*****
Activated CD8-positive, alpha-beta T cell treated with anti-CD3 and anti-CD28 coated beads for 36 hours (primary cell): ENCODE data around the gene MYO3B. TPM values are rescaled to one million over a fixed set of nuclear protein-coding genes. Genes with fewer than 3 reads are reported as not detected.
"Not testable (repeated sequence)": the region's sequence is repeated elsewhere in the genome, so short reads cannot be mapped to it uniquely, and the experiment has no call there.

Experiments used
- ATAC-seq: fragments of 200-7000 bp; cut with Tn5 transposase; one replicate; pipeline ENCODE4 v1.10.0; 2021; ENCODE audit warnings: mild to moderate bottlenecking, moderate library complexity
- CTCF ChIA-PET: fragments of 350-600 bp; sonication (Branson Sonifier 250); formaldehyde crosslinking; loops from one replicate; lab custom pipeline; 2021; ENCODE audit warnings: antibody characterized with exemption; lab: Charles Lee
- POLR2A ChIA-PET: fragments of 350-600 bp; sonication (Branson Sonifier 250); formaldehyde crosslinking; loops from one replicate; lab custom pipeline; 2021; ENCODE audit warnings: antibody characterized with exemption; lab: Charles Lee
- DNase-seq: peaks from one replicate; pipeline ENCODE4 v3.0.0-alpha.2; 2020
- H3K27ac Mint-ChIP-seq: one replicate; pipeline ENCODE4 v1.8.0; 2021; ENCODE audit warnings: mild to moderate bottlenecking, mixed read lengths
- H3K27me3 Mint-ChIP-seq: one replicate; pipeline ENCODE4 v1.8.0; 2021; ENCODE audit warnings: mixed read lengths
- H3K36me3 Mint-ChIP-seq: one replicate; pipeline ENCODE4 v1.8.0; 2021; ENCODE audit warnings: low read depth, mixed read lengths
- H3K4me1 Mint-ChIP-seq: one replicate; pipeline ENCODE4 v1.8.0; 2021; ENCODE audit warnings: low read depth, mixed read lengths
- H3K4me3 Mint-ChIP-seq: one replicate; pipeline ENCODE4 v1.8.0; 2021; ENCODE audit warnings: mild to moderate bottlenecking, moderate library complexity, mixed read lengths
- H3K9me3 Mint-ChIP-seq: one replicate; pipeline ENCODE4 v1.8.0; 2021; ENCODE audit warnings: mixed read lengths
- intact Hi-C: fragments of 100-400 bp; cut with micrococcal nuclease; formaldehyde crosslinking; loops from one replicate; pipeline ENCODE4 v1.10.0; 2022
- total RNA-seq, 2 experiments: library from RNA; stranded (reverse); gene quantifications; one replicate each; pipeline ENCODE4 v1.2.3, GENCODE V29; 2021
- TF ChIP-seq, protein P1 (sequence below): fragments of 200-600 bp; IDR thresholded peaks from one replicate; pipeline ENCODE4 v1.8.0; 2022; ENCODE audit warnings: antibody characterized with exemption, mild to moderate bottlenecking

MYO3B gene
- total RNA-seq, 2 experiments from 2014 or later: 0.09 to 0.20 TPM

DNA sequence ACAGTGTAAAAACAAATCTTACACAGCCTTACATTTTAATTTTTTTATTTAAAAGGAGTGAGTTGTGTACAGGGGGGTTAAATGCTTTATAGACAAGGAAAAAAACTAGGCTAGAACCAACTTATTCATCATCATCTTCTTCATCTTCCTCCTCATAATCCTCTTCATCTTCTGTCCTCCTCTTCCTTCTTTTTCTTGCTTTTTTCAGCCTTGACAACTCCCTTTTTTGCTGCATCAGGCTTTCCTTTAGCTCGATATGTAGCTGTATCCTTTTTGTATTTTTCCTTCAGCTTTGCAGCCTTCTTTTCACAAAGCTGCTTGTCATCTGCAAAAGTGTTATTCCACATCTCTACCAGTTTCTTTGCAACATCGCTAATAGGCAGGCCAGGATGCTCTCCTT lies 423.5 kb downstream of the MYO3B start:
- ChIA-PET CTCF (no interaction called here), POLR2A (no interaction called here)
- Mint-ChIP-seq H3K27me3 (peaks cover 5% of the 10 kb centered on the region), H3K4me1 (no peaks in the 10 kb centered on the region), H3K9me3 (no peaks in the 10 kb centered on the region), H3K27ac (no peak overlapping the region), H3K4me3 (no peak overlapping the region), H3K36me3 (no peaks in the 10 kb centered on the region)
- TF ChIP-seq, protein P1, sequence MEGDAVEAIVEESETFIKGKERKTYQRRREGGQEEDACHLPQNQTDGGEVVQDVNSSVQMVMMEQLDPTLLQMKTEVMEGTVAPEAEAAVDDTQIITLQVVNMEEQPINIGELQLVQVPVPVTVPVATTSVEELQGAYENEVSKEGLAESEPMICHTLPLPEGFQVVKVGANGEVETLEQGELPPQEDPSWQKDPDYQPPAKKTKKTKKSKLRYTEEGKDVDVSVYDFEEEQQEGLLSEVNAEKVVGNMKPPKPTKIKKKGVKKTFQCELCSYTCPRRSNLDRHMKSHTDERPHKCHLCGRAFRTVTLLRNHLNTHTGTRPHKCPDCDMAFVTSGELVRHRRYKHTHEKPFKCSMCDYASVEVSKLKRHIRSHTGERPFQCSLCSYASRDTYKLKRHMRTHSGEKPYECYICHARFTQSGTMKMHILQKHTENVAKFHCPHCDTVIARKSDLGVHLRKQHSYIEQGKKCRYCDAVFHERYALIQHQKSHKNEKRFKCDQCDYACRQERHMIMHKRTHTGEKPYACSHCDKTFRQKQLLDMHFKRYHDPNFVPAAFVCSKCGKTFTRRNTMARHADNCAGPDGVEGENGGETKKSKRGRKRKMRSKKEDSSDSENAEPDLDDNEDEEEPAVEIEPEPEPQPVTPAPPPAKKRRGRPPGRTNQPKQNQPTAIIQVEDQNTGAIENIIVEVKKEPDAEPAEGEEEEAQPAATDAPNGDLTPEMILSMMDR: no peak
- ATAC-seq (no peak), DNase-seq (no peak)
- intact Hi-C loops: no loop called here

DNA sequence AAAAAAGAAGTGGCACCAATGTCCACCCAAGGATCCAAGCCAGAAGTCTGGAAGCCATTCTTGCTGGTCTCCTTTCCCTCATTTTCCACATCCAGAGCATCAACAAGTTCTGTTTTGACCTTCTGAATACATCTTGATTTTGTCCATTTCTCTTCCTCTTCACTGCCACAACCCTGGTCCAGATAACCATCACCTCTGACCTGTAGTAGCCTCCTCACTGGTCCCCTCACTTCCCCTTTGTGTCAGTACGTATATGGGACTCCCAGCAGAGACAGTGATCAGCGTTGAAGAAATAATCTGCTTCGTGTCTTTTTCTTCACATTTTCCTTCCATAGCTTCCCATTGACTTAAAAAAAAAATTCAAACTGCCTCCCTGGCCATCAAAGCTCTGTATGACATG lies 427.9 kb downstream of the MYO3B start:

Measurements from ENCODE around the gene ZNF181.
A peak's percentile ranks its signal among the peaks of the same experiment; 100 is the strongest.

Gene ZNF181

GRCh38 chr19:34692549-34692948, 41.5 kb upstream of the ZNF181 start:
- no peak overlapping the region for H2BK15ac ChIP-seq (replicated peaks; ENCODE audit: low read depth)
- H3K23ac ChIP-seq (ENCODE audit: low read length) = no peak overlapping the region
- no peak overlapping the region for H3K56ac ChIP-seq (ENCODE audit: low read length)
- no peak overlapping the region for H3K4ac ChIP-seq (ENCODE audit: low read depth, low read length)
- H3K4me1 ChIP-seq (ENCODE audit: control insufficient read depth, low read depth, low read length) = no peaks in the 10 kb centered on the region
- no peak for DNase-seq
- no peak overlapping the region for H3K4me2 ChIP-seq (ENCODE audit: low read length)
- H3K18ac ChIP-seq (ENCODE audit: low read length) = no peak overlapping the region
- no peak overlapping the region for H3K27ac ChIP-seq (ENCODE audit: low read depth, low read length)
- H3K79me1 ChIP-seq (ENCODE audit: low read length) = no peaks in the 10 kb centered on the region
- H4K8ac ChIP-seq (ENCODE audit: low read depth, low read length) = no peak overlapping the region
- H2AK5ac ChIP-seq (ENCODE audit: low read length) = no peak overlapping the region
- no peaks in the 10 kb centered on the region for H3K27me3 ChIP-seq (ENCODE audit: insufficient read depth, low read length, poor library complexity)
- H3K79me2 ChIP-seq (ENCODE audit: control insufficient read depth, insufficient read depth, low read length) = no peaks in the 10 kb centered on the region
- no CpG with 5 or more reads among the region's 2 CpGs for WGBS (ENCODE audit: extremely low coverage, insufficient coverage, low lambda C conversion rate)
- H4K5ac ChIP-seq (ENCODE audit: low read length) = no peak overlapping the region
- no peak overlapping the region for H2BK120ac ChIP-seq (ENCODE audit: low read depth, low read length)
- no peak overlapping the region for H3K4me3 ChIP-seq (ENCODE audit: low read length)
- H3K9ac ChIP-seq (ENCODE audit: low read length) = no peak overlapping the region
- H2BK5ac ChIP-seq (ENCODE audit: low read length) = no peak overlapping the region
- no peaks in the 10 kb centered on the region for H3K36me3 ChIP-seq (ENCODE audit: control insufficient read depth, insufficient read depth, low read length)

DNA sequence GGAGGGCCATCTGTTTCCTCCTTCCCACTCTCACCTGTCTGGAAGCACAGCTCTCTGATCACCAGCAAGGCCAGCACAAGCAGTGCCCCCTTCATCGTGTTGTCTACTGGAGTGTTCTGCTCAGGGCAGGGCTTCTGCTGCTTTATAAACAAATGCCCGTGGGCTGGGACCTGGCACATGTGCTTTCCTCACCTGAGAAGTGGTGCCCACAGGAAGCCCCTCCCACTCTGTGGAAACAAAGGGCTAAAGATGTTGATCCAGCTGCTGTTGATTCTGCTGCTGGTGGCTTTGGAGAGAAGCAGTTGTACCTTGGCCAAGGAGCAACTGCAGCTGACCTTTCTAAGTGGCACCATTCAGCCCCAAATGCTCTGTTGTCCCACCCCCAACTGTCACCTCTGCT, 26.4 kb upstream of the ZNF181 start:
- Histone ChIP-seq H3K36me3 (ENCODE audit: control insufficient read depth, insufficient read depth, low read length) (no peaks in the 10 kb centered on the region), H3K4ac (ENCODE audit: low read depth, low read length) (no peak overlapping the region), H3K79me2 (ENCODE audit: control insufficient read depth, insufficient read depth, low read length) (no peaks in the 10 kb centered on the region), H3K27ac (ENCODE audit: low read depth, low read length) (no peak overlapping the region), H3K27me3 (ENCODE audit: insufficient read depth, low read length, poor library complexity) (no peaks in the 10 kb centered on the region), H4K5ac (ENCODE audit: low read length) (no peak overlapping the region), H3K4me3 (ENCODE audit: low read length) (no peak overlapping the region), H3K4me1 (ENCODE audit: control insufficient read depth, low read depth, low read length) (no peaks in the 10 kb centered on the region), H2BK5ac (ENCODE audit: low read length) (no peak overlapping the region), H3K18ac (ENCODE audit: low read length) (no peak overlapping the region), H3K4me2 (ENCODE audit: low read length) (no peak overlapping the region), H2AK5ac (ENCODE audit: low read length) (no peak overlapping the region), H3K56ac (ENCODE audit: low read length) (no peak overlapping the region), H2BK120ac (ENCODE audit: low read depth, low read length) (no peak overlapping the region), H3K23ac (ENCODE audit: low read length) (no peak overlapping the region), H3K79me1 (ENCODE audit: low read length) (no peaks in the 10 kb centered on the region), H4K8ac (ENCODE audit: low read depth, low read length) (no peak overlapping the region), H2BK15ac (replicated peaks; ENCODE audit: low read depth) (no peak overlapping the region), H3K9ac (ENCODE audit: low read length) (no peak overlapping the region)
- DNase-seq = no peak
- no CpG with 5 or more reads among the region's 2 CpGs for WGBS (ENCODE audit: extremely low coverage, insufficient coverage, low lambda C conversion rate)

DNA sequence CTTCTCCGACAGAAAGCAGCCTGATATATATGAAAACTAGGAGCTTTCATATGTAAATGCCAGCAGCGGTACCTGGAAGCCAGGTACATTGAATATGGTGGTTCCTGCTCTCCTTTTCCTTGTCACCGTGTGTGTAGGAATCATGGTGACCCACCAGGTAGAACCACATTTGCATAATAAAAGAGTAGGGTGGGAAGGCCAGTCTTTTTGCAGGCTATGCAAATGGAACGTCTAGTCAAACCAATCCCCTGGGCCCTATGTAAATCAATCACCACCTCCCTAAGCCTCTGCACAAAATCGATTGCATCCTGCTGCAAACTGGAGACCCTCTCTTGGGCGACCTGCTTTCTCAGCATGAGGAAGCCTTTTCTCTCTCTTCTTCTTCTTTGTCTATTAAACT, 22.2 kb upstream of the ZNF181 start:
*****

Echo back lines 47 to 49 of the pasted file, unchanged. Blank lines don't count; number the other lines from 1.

- no peak overlapping the region for H3K4me3 ChIP-seq (ENCODE audit: low read length)
- H3K9ac ChIP-seq (ENCODE audit: low read length) = no peak overlapping the region
- H2BK5ac ChIP-seq (ENCODE audit: low read length) = no peak overlapping the region